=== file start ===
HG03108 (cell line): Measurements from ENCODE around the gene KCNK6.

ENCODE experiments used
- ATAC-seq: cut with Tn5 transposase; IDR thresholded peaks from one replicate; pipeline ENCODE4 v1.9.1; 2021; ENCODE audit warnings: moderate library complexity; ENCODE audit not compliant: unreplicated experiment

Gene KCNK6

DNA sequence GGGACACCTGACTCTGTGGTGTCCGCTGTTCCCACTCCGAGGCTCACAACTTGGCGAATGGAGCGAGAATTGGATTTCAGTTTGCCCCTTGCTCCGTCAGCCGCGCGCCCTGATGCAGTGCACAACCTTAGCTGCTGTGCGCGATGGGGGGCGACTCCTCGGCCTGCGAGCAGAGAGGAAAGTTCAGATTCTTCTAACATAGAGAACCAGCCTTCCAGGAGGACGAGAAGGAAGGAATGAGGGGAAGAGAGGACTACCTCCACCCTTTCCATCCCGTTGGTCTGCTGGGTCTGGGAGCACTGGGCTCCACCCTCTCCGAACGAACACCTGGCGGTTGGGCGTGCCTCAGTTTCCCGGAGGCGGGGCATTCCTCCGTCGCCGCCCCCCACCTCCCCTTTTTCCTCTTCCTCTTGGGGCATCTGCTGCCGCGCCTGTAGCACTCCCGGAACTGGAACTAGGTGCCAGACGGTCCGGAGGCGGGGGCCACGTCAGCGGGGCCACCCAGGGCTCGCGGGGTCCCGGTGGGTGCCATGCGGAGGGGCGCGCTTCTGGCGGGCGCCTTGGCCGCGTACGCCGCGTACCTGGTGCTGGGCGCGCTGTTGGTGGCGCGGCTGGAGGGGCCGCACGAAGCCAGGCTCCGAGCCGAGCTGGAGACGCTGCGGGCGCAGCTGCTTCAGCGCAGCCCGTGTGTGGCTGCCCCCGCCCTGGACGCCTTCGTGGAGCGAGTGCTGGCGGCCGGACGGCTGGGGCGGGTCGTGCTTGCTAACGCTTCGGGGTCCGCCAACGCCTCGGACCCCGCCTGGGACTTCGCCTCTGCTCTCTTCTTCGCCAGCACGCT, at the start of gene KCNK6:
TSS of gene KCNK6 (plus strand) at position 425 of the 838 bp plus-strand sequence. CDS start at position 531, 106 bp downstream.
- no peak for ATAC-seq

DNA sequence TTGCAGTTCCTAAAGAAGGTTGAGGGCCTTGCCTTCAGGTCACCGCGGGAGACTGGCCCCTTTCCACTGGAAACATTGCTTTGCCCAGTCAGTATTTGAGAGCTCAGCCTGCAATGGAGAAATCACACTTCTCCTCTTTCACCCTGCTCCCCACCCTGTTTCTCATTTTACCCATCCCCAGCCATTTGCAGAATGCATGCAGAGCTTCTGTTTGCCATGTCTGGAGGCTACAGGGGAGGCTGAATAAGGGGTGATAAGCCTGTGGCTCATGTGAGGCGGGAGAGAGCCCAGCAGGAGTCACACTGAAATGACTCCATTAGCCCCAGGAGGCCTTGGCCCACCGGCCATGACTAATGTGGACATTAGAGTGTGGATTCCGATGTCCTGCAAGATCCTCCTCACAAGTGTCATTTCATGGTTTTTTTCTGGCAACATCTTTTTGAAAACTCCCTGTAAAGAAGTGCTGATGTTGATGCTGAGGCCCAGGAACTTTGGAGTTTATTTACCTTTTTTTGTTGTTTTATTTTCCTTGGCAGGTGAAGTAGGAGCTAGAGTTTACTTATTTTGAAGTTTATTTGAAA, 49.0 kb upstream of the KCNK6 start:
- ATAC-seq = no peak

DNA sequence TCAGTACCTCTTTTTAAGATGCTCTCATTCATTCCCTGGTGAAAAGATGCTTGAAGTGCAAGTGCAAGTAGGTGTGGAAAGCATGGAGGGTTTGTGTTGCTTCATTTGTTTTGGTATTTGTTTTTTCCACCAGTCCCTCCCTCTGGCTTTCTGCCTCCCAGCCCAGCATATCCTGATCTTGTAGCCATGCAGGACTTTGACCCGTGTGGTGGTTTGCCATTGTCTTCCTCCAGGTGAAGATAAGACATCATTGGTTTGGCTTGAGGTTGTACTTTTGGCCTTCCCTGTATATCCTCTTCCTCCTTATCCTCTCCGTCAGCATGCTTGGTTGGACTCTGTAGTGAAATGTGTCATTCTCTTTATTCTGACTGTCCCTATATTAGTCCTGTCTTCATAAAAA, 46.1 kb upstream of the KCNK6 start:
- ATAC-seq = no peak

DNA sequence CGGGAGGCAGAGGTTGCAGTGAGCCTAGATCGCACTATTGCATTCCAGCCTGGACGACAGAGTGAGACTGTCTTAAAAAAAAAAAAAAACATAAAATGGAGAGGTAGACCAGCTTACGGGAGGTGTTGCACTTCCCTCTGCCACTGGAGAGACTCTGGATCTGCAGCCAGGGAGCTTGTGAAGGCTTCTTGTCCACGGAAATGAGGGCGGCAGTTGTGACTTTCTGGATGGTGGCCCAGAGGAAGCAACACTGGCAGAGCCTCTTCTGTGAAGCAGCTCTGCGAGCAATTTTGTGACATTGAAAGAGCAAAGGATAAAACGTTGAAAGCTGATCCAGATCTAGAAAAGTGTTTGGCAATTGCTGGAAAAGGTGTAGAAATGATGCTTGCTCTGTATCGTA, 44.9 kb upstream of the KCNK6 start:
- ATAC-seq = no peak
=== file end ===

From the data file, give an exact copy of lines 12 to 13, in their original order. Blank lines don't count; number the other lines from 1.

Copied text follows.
DNA sequence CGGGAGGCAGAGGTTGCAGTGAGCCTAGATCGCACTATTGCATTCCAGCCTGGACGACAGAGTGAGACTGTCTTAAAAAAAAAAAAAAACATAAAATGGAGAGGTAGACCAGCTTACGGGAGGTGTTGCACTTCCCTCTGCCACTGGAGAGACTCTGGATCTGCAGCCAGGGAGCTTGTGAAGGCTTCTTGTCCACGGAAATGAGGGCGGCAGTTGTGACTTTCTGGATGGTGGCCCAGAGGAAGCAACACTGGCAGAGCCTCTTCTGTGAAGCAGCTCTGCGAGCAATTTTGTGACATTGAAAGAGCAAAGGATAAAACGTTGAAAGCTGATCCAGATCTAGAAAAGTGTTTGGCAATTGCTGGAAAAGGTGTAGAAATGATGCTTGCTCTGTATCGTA, 44.9 kb upstream of the KCNK6 start:
- ATAC-seq = no peak